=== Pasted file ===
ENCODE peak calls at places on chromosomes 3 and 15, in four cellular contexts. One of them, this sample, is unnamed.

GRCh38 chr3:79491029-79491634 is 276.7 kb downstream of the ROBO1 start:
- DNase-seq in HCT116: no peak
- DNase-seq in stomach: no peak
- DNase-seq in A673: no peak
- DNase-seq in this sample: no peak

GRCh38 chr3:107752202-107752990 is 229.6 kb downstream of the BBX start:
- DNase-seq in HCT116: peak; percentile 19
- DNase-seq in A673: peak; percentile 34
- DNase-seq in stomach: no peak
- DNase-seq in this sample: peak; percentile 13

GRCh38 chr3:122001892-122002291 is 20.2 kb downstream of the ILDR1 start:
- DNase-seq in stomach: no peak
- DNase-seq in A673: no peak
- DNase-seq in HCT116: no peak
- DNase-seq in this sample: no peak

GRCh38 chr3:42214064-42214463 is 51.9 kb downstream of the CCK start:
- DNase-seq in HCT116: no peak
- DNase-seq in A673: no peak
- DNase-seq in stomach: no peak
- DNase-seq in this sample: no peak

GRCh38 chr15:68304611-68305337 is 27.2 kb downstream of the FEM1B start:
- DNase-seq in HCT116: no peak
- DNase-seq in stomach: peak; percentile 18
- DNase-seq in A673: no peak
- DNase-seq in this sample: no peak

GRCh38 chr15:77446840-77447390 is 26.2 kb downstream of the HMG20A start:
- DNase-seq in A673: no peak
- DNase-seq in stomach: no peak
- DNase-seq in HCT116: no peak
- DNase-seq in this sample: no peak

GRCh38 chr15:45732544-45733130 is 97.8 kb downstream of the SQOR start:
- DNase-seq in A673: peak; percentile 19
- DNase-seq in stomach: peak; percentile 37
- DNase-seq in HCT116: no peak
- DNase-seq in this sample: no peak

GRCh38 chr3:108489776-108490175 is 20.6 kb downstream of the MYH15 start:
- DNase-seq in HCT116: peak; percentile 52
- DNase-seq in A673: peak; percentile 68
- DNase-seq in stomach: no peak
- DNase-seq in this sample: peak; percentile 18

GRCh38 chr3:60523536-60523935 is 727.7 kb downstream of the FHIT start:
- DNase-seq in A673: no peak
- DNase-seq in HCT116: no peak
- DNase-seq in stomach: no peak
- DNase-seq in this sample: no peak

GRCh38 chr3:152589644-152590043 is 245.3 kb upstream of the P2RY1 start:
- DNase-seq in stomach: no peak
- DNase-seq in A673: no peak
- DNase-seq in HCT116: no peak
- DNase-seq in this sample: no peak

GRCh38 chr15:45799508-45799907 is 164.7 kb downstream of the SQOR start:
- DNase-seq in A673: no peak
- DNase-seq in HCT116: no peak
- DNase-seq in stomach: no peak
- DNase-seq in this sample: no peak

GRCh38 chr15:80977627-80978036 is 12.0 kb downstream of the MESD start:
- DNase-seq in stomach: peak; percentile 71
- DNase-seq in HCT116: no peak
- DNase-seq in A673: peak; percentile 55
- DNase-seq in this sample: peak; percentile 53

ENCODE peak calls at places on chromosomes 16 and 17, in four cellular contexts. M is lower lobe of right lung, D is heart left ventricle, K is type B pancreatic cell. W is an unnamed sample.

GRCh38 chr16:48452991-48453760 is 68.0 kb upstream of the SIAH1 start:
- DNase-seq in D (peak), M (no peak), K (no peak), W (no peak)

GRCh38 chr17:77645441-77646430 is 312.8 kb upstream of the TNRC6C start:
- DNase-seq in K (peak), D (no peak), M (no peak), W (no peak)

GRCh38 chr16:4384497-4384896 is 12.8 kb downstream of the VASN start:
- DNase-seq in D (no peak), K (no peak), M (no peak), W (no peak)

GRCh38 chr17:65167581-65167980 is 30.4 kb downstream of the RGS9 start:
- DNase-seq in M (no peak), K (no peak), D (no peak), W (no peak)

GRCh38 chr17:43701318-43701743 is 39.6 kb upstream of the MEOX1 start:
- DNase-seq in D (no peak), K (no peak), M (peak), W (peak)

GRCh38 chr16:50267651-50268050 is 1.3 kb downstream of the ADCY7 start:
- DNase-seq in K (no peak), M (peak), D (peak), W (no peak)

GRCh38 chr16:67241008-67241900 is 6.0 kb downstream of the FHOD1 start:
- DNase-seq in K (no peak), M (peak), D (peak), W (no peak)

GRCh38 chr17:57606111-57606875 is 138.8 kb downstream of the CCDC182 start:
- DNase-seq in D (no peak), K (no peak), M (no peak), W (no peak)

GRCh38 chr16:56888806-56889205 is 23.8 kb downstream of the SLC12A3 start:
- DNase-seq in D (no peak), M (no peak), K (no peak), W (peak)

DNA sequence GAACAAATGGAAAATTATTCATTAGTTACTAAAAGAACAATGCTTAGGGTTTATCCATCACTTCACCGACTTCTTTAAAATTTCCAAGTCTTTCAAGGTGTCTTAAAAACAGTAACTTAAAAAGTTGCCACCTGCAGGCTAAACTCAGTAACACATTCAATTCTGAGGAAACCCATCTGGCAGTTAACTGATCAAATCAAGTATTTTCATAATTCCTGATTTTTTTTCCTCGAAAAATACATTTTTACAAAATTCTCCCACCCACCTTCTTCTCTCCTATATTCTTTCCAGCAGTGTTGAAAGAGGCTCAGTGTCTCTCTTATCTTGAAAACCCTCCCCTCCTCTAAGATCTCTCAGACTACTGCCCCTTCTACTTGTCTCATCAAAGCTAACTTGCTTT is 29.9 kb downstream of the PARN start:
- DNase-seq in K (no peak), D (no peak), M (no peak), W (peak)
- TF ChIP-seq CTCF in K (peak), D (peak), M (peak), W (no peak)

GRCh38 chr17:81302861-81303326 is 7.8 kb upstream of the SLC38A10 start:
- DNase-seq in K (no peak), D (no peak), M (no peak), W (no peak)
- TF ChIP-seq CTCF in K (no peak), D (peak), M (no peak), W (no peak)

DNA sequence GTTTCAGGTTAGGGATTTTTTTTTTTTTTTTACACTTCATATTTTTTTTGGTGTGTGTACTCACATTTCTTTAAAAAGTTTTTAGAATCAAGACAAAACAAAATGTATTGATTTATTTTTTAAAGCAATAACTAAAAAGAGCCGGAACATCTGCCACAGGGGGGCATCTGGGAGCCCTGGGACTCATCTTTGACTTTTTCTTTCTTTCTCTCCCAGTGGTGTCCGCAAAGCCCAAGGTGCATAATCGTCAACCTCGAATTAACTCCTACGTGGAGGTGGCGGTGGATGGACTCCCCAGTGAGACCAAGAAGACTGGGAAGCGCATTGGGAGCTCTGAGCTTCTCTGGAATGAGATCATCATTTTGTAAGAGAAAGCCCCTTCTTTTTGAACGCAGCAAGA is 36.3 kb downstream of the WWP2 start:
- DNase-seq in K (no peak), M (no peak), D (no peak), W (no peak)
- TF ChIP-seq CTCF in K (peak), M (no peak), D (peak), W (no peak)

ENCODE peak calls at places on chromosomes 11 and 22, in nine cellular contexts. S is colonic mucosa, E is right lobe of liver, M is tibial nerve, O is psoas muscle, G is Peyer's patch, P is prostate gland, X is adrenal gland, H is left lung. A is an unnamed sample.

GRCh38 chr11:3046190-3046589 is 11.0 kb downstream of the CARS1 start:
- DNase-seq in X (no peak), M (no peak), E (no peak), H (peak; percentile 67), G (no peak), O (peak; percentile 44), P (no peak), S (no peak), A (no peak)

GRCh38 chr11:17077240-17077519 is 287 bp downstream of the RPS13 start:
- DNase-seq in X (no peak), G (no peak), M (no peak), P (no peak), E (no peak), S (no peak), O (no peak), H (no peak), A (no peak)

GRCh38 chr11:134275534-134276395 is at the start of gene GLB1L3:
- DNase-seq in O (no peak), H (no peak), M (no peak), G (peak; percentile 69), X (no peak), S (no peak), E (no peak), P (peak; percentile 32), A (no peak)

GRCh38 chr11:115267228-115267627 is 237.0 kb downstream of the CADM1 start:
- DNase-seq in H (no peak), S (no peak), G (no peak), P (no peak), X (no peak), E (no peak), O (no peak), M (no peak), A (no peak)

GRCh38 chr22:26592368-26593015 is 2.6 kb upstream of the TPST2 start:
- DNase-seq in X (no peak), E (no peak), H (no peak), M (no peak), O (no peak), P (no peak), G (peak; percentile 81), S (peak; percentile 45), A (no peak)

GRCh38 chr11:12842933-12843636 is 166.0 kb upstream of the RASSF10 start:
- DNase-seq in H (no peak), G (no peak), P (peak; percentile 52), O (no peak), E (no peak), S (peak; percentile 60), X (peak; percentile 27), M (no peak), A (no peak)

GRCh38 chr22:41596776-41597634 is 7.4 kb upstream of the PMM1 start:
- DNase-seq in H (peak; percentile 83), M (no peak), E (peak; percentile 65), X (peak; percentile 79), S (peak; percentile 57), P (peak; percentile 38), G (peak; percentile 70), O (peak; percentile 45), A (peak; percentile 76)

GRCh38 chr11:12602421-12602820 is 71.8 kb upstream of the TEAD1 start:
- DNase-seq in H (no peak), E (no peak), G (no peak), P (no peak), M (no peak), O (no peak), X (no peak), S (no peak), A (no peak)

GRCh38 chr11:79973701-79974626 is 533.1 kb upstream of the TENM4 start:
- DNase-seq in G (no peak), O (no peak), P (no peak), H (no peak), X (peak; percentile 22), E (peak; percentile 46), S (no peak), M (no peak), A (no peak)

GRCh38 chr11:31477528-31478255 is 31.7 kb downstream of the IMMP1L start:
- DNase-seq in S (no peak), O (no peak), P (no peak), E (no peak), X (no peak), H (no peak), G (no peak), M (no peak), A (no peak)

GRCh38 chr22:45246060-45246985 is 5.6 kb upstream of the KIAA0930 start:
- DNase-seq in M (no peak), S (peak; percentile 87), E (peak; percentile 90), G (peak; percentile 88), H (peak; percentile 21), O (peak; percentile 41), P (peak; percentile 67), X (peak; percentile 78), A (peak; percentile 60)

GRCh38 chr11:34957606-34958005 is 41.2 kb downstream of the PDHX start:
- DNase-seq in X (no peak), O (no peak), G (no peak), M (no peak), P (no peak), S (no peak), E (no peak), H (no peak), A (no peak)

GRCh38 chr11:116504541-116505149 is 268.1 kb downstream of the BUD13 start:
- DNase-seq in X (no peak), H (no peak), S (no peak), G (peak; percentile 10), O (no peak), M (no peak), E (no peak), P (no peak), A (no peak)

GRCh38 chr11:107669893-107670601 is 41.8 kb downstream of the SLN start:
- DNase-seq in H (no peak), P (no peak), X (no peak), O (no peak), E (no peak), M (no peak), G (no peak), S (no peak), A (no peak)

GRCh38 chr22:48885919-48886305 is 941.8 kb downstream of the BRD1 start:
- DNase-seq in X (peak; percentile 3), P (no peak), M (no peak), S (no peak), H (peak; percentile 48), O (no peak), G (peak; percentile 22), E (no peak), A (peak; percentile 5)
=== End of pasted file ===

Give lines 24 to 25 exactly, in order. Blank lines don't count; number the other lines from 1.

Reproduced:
- DNase-seq in stomach: peak; percentile 18
- DNase-seq in A673: no peak